Opponents also point to a rule in the proposed EPA that would outlaw Tanzania’s use of export taxes on raw materials, denying them the use of a standard industrial policy that was used by all of the rich countries. The industrialised countries all learned that such export tariffs were a vital policy tool to create incentives to keep raw materials at home for use by domestic manufacturers.  Yet, in contrast, the EU’s 2008 Raw Materials Initiative, and its updated 2015 trade policy are quite clear that it intends to use trade deals like the EPAs to force open developing countries so that EU manufacturers can more easily access their raw materials and then export them to the EU for producing high-tech goods. According to Ambassador Dr. Aziz P. Mlima, Permanent Secretary at the Ministry of Foreign Affairs, this rule would deprive Tanzania’s domestic manufacturers of being able to use such natural resources in the future, and would leave the country as little more than ‘a source of raw materials for European industries.’

In fact, Tanzania established a ban on exports of vital mineral sands on August 1st, which is permitted under the WTO rules, but wouldn’t be allowed under the proposed EPA.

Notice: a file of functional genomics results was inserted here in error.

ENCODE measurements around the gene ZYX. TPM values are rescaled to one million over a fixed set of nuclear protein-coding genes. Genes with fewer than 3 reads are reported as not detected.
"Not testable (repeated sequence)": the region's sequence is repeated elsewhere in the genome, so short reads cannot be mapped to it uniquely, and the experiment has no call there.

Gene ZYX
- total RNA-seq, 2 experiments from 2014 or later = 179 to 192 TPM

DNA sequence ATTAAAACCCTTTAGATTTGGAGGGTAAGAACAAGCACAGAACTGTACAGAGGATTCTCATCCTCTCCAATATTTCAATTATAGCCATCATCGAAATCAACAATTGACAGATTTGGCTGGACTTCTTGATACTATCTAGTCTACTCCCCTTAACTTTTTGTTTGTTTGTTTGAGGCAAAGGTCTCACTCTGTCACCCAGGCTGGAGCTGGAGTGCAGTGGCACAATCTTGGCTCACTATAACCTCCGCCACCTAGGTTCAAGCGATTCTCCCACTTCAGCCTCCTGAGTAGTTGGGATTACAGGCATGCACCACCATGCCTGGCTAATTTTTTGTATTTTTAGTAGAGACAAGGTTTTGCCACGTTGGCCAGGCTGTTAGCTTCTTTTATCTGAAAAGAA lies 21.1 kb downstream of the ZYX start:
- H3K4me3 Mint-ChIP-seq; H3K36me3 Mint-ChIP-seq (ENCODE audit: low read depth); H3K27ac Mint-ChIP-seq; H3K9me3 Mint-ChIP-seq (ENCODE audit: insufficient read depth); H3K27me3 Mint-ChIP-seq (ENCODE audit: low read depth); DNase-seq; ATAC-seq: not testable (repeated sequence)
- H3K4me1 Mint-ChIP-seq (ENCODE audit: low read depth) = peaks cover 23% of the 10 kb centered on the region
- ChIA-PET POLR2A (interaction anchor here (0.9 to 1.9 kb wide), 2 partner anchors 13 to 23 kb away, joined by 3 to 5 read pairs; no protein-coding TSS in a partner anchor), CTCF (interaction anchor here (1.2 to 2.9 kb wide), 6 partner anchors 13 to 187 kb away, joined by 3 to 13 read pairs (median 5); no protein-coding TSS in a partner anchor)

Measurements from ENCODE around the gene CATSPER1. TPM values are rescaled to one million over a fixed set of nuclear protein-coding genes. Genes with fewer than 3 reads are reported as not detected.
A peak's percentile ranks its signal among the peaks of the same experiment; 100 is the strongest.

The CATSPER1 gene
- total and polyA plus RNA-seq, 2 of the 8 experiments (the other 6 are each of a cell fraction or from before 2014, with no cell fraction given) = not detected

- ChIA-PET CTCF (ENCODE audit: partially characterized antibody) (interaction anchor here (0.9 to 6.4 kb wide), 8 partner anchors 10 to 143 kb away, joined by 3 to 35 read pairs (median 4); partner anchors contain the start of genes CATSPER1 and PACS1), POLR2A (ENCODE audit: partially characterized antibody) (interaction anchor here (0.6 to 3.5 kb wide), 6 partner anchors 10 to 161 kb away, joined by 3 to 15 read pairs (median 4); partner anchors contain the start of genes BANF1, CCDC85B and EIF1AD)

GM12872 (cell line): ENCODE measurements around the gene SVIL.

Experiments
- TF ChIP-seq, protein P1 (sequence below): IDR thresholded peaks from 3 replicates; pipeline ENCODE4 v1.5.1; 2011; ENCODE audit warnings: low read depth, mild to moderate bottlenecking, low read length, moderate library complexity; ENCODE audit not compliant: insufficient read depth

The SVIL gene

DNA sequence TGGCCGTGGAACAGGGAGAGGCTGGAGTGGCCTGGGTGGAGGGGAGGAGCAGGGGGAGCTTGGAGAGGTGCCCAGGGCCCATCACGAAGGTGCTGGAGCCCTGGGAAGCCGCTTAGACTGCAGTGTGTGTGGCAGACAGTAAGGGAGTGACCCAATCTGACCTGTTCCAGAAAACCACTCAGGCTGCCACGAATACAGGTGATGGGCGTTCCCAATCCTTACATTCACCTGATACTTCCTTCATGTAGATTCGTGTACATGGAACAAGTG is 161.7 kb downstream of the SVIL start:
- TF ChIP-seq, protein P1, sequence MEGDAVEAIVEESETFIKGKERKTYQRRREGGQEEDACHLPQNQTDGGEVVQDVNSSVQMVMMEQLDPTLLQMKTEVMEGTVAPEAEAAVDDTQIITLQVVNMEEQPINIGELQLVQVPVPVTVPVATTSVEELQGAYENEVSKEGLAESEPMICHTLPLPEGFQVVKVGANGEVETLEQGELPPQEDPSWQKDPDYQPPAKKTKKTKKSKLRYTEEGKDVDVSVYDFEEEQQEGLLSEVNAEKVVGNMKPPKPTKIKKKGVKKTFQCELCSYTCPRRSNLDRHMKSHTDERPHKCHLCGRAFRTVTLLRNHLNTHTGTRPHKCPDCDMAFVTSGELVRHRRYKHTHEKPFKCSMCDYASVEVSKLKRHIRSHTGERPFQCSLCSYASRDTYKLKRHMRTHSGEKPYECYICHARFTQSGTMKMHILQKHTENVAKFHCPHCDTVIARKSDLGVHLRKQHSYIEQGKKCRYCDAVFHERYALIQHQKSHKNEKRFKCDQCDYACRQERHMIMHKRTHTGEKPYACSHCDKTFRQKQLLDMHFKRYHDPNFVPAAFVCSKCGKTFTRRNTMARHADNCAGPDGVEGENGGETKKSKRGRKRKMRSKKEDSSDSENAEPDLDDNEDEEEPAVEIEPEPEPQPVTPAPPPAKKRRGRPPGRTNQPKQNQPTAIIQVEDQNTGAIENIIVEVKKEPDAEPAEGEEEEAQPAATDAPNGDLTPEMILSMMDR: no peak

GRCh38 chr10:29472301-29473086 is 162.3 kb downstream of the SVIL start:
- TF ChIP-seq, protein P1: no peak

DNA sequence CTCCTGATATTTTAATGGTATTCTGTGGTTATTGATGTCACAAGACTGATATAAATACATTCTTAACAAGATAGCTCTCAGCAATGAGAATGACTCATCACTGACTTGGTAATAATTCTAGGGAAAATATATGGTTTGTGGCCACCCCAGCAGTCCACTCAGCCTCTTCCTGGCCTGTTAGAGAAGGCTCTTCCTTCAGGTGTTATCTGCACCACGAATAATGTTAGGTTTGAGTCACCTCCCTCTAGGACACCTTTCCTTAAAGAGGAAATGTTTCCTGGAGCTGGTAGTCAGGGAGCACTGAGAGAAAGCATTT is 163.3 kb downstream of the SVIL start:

At least two members of the European Parliament’s Trade Committee, Marie Arena of Belgium and the UK’s Julie Ward, have come out in support of Tanzania’s position, arguing the proposed EPA would be harmful to its future prospects for industrialisation.

There is also the issue of African regional economic integration.  While the EU claims the EPAs would support Africa’s regional integration, others disagree, including former Tanzanian president Benjamin Mkapa. He fears that locking in old North-South trade flows under the EPAs would undermine recent efforts at building new South-South regional trade ties. Drawing on data that shows African countries buy more manufactured goods from one another than do others (most of the exports from EAC countries to the EU are primary commodities), Mr Mkapa says that inter-African trade is far more important for the region’s aspirations to industrialize. ‘The EU market plays almost no role in this,’ he concludes.